Commonwealth coastal forces

Although British Commonwealth coastal forces operated independently from British ones, they used similar vessels:

Coastal forces of Type Built Lost Notes
Canada Fairmile B motor launch
Fairmile D motor torpedo boat
BPB Motor Torpedo Boat
Australia Harbour Defence Motor Launch
Fairmile B motor launch
New Zealand Harbour Defence Motor Launch
Fairmile B motor launch

Surviving craft

Vessel Description Built Builder In the care of Condition
HDML 1387 Medusa Harbour defence launch which took part in the Normandy landings.[27] 1943 R.A.Newman & sons Medusa Trust[28] restored to original condition
MTB102 Prototype for World War II MTBs[29] 1937 Vosper MTB102 Trust[30] still seaworthy
MTB 331 55 ft (17 m) Stepped-hull motor torpedo boat - sole survivor[31] 1941 Thornycroft British Military Powerboat Trust[32] Intention to get her seaworthy
MGB 81 71.5 ft (21.8 m) Motor gun boat 1942 British Power Boat Company British Military Powerboat Trust[33] Fully operational
MTB 71 60 ft (18 m) Motor torpedo boat 1940 Vosper Static exhibit

Some surviving motor launches in British waters were taken on as pleasure boats and a number of them are on the National Register of Historic Vessels.

See also

Coastal Forces memorial at the former HMS Hornet, Gosport



  1. Royal Navy Coastal Forces
  2. Reynolds, L.C. and Cooper, H.F. (1999) Mediterranean MTBs at War: Short MTB Flotilla Operations, 1939-45
  3. for example Operation Brandy or MTB 345
  4. Coastal Forces of World War Two (Royal Naval Museum)
  5. Donald. The Captain Class Frigates in the Second World War. p. 31.
  6. Naval History: HMS Rutherford (K 558)
  7. Donald. The Captain Class Frigates in the Second World War. pp. 124, 139.
  8. The Coastal Forces Heritage Trust: Coastal Forces Achievements
  9. The Coastal Forces Heritage Trust: Our Objectives
  10. Note that minesweepers, trawlers and landing craft are not included.
  11. Allied Coastal Forces of World War II - Volume II: Vosper designs and US Elcos - by John Lambert and Al Ross, 1993 ISBN 0-85177-602-7
  12. Allied Coastal Forces of World War II - Volume I: Fairmile designs and US Submarine Chasers - by John Lambert and Al Ross, 1990 ISBN 978-0-85177-519-7
  13. The Fairmile D Motor Torpedo Boat (Anatomy of the Ship's series) by John Lambert, 1985 ISBN 0-85177-321-4
  14. Coastal Forces Shore establishments
  15. Combined Operations Training Establishments
  16. List of Royal Navy shore establishments
  17. Western Approaches Command Bases
  18. "Things to Do – Dartmouth Museum". Dartmouth Museum. Retrieved 23 August 2011. The Royal Dart Hotel between the ferries played a vital role in the Second World War. It was called HMS Cicala then.
  19. Canadian Fairmile Bs
  20. Canadian Fairmile Ds
  21. BPB Motor Torpedo Boat
  22. Australian HDMLs
  23. Australian Fairmile Bs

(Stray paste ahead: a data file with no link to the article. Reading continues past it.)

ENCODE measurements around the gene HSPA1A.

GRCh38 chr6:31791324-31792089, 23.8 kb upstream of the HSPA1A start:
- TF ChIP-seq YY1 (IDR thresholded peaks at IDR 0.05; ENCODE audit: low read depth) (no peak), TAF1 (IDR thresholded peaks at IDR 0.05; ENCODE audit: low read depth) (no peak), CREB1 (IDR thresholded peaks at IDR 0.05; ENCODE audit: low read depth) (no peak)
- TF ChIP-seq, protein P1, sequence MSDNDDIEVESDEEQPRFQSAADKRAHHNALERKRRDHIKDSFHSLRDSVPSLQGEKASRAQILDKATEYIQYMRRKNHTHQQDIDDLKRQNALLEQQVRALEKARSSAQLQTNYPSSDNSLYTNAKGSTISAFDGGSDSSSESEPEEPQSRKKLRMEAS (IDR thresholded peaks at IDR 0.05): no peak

24. New Zealand HDMLs
  25. New ZealandFairmile Bs
  26. HDML 1387 Medusa
  27. Medusa Medusa Trust
  28. MTB102
  29. MTB102 Trust
  30. MTB-331 - 55 ft (17 m) coastal motor torpedo boat Archived March 15, 2008, at the Wayback Machine.
  31. British Military Powerboat Trust MTB 331
  32. British Military Powerboat Trust MGB 81


  • Cooper, Bryan. (1972) Battle of the Torpedo Boats. ISBN 978-0-330-23243-2
  • Holman, Gordon (1944) The Little Ship. London: Hodder & Stroughton OCLC 2300084
  • Konstam, Angus (2003) British Motor Torpedo Boat 1939–45. Osprey ISBN 1-84176-500-7
  • Lambert, John and Ross, Al (1990) Allied Coastal Forces of World War II, Volume I: Fairmile designs and US Submarine Chasers. ISBN 978-0-85177-519-7
  • Lavery, Brian (2006) Churchill's Navy: The Ships, Men and Organisation, 1939-1945, ISBN 978-1-84486-035-7
  • Kemp, Paul J (1997) British Coastal Forces of WW2, ISO Publications, London, ISBN 0-946784-52-3
  • Konstam, Angus and Bryan, Tony. British Motor Torpedo Boat 1939-45. ISBN 978-1-84176-500-6
  • Pickles, Harold (1995) Untold Stories of Small Boats at War: Coastal Forces Veterans Remember ISBN 978-1-85821-176-3
  • Pope, Dudley (2006) Flag 4: The Battle of Coastal Forces in the Mediterranean 1939-1945. ISBN 978-1-86176-067-8
  • Reynolds, L.C. and Cooper, H.F. (1999) Mediterranean MTBs at War: Short MTB Flotilla Operations, 1939-45. ISBN 978-0-7509-2274-6
  • Reynolds, L. C. (2000) Home Waters MTBs at War: Channel and North Sea MTB and MGB Flotilla Operations, 1939-1945. ISBN 978-0-7509-2518-1
  • Reynolds, L. C. and Lord Lewin (2000) Dog Boats at War: A History of the Operations of the Royal Navy D Class Fairmile Motor Torpedo Boats and Motor Gunboats 1939-1945, Sutton Publications Inc, ISBN 978-0-7509-2454-2
  • Reynolds, L. C. (2002) Motor Gunboat 658: The Small Boat War in the Mediterranean. ISBN 978-0-304-36183-0
  • Scott, Peter and Hichens, Antony (2009) The Battle of the Narrow Seas: A History of the Light Coastal Forces in the Channel and North Sea, 1939-1945 (reprint) Naval Institute Press. ISBN 9781591140412.
  • Royal Naval Museum - Reading list
  • Coastal Forces Heritage Trust - Books About Coastal Forces
  • Imperial War Museum (27 June 2001). "Imperial War Museum Department of Printed Books Recommended Reading List (No. 348): Coastal Forces – Second World War" (PDF). Retrieved 4 April 2013. 

External links